Now that the recordset is open, you see the lines of code that create the Excel application, make it visible, and create the other necessary Excel objects. Also, notice that instead of going through the field names using For...Each and going through the ADO fields, I use For x = 0 to y, where y is set to the number of fields in the query minus 1. You could use this method in other places, but I generally prefer to cycle through the fields. The one tricky thing about this method is that Field(0) goes in the first column. This is why you see xlws.cells(x+1).value = adors.fields(x).name, where in the code in Example 7-4, we started with x = 1 and ended with x = x + 1 after each field. This section of code puts all of the field names in the top row.

The next section uses the CopyFromRecordset method to put the data into the Excel worksheet and uses AutoFit to resize the columns. The code sorts by the Product Category, which is the first column, and does a subtotal on the fourth column, the Quantity. In the subtotal method, the first argument is the Group By field. In this case, we want to group by the first column, so we enter 1. The next argument asks which function to use. Since I want a sum, I find out the constant for xlSum by going into the Immediate Window in Excel and typing in ? Excel.xlSum--the result is -4157. The next argument is the column(s) that you want totaled. In this case, we are totaling only one column (the fourth), so we type in 4. The next argument asks whether to replace the current subtotals. Use the value -1, which is trUE in VBA. The next argument asks whether you want page breaks. In this case, a 0 is FALSE, meaning that you do not want page breaks. The final argument asks whether you want the summary to be above or below the numbers. The choices are xlSummaryAbove or xlSummaryBelow. I chose xlSummaryBelow, which is 1; xlSummaryAbove is 0.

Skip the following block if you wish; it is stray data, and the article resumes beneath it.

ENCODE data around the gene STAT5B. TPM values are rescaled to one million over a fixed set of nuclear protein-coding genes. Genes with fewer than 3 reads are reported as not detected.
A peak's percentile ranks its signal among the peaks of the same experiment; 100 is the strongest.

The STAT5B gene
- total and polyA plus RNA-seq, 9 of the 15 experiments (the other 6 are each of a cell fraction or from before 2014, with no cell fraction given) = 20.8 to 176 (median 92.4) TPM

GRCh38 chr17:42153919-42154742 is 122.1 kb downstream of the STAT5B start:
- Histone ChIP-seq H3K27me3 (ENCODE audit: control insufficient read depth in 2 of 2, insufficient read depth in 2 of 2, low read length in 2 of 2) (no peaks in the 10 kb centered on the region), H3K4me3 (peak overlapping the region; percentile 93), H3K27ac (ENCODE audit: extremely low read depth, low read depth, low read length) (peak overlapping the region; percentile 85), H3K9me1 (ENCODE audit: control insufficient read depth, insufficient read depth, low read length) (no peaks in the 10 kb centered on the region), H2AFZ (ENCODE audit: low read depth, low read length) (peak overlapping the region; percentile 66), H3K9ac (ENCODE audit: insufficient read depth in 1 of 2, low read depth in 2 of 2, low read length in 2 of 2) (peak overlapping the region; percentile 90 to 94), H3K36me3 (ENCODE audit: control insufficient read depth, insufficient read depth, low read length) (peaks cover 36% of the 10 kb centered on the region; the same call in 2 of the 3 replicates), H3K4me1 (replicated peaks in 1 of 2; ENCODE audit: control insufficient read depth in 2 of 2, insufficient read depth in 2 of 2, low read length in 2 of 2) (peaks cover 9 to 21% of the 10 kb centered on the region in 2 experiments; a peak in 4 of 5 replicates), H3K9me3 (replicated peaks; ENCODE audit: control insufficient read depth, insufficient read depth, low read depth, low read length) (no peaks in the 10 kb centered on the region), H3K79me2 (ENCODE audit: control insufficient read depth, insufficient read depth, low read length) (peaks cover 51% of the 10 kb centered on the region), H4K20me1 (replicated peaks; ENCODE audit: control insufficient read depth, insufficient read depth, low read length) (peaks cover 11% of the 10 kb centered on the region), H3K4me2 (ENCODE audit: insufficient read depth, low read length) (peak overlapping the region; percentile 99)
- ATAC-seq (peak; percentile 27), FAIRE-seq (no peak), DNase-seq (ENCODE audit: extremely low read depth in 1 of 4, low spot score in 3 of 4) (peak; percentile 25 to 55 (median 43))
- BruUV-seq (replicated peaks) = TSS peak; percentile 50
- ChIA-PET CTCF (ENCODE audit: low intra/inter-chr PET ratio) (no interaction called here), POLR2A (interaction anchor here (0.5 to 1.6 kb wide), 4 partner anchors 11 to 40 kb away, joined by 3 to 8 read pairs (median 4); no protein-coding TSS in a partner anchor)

After this, the code sets the number format to have commas with no decimal places. Then, since this report shows subtotals, I use the ShowLevels method of the Outline property of the Worksheet the Outline property refers to the Outline object on the worksheet. After the first level, the default view, the second level is the level category name, which you can see by going into the Excel worksheet created by this DTS package. Click on 1, 2, or 3 on the upper-left section of the worksheet (below the menus and toolbars) to change the level. Figure 7-3 shows what the resulting workbook looks like.

Figure 7-3. The Excel workbook created by the DTS package

For easier Excel reporting (subtotals, sorting, pivot tables, etc.), if you report from SQL Server, look into having the reports done on a schedule with DTS. Once you have all of this information typed in and have saved the package, you will see a green arrow pointing to the right in the toolbar that says Execute when you hover over it. Press that button to create your Excel workbook.

To run this code on a schedule, right-click on the package in Enterprise Manager and select Schedule Package. You can set it up to run on the schedule that you want at the time that you want. If you have a nightly process that is done at 2 a.m. and people come into work at 7 a.m., you can set your packages to run at 5 a.m. and save them into a public folder so that they are available first thing, or you can add an Email task and have the file emailed to the appropriate people. If you are interested in going into depth into these types of automation, it's well worth getting a book specifically on SQL Server.

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    Integrating Excel and Access
    Integrating Excel and Access
    ISBN: 0596009739
    EAN: 2147483647
    Year: 2005
    Pages: 132